January 21, 2020
| By: Sagar Khare
Executive Business Manager, Mobile Solutions Business Unit, Maxim Integrated
With the increasing popularity of portable devices, lithium-ion (Li-ion) batteries have become ubiquitous. These batteries, however, have stringent safety requirements which typically require battery packs with integrated protectors.
The characteristics of Li-ion batteries also often warrant battery fuel gauges to accurately report state-of-charge (SOC) under various operating and environmental conditions. Depending on the type of applications, the system may be designed with a host-side fuel gauge (Figure 1) or a pack-side fuel gauge (Figure 2). A host-side fuel gauge resides on the host system and is connected to the application processor, while a pack-side fuel gauge resides on the battery pack and is connected to the Li-ion cell.
Figure 1. Host-side fuel-gauge implementation.Host-side fuel gauges are useful when the battery pack is replaceable and lower SOC accuracy is acceptable for the application. Increasingly, however, devices are being designed with captive batteries with no option to replace them. In these cases, a pack-side fuel gauge may be suitable for the technical reasons as outlined below, or for logistical reasons. For example, there may be multiple cells being used by multiple battery pack makers for supply assurance, as each battery can carry its cell parameters inside the pack-side fuel gauge.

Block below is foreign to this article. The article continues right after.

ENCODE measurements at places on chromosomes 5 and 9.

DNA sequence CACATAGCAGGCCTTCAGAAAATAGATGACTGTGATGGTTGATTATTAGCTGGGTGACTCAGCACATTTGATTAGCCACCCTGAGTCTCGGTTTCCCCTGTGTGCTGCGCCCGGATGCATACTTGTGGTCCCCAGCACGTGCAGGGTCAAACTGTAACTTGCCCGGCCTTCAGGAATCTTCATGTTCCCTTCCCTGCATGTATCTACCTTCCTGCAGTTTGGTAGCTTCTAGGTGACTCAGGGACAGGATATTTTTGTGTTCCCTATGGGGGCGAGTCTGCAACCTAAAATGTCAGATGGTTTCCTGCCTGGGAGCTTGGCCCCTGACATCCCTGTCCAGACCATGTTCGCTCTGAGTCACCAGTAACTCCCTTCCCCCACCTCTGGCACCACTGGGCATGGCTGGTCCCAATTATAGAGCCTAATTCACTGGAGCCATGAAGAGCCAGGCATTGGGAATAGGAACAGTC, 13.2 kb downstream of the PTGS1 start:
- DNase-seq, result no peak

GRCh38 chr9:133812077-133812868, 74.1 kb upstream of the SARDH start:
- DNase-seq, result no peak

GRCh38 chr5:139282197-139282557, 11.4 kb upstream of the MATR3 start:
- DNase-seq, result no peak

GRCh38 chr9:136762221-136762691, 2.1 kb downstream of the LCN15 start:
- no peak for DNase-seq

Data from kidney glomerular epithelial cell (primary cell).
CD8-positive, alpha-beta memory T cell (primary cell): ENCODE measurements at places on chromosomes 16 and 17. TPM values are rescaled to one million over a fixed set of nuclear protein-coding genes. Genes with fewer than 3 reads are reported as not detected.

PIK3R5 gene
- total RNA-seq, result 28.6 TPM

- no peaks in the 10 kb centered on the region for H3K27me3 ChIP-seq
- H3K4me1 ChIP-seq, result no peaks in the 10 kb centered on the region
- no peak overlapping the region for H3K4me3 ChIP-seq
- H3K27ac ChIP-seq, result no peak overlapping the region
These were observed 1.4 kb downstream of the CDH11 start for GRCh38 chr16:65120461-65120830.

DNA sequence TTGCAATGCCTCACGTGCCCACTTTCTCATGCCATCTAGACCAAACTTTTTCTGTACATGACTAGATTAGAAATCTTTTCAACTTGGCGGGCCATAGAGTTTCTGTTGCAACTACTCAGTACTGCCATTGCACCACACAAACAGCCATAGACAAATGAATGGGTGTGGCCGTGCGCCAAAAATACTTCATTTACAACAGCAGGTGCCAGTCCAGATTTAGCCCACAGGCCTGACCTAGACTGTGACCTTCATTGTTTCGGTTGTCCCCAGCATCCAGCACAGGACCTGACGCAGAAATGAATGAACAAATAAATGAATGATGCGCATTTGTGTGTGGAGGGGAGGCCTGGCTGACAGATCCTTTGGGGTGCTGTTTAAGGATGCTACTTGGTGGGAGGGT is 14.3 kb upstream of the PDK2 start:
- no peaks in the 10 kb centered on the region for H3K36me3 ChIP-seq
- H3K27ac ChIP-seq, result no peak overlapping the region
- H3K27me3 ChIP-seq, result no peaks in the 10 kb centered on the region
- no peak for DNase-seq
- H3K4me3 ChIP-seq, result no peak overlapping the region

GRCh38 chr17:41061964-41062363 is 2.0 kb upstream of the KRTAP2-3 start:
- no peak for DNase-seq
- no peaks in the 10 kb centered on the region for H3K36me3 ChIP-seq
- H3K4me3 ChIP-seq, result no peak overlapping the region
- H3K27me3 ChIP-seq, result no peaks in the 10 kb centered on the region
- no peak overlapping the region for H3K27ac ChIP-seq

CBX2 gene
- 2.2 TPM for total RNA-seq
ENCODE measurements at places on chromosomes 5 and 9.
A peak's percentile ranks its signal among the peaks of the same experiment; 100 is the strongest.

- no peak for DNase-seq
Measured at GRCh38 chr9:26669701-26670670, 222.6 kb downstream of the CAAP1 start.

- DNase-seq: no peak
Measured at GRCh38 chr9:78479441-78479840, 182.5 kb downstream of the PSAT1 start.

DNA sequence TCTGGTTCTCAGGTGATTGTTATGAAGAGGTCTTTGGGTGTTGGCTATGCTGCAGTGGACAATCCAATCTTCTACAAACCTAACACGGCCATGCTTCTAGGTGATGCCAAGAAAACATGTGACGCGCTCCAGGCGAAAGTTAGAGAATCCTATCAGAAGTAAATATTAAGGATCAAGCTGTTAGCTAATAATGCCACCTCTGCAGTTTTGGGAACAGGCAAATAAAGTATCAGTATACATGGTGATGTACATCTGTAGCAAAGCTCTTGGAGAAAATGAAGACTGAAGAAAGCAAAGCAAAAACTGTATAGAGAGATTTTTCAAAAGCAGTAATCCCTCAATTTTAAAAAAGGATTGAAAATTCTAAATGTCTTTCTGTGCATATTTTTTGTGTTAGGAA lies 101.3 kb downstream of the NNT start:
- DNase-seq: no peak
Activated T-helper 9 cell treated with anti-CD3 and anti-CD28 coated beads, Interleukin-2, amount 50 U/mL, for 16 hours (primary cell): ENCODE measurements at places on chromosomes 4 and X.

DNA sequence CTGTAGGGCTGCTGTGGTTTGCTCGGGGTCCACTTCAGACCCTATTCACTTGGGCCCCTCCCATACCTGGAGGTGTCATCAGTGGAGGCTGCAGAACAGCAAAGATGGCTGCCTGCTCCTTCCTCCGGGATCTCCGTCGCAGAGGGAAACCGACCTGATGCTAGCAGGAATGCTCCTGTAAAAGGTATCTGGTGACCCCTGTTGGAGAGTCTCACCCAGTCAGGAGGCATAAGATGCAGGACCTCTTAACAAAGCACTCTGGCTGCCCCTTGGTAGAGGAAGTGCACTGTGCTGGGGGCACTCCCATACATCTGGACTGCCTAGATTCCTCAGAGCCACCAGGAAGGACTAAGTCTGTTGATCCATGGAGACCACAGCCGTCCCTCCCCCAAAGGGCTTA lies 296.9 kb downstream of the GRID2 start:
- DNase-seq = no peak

Figure 2. Pack-side fuel-gauge implementation.
In the pack-side approach, the proximity of the cells to the fuel gauge results in a number of unique advantages:
Maxim's MAX17301/11 fuel gauge with protector and SHA-256 authentication (Figure 3) is an example of a solution that simplifies pack-side fuel-gauge implementation. The IC integrates a 2-level protector and SHA-256 authentication to the industry's most accurate battery fuel gauge. MAX17301/11 offers the following features that are useful for pack-side fuel gauging:
Figure 3. MAX17301/11 functional diagram
So, for your next Li-ion battery-based design, consider a pack-side fuel-gauge implementation. The battery—and the device user—might just thank you for this!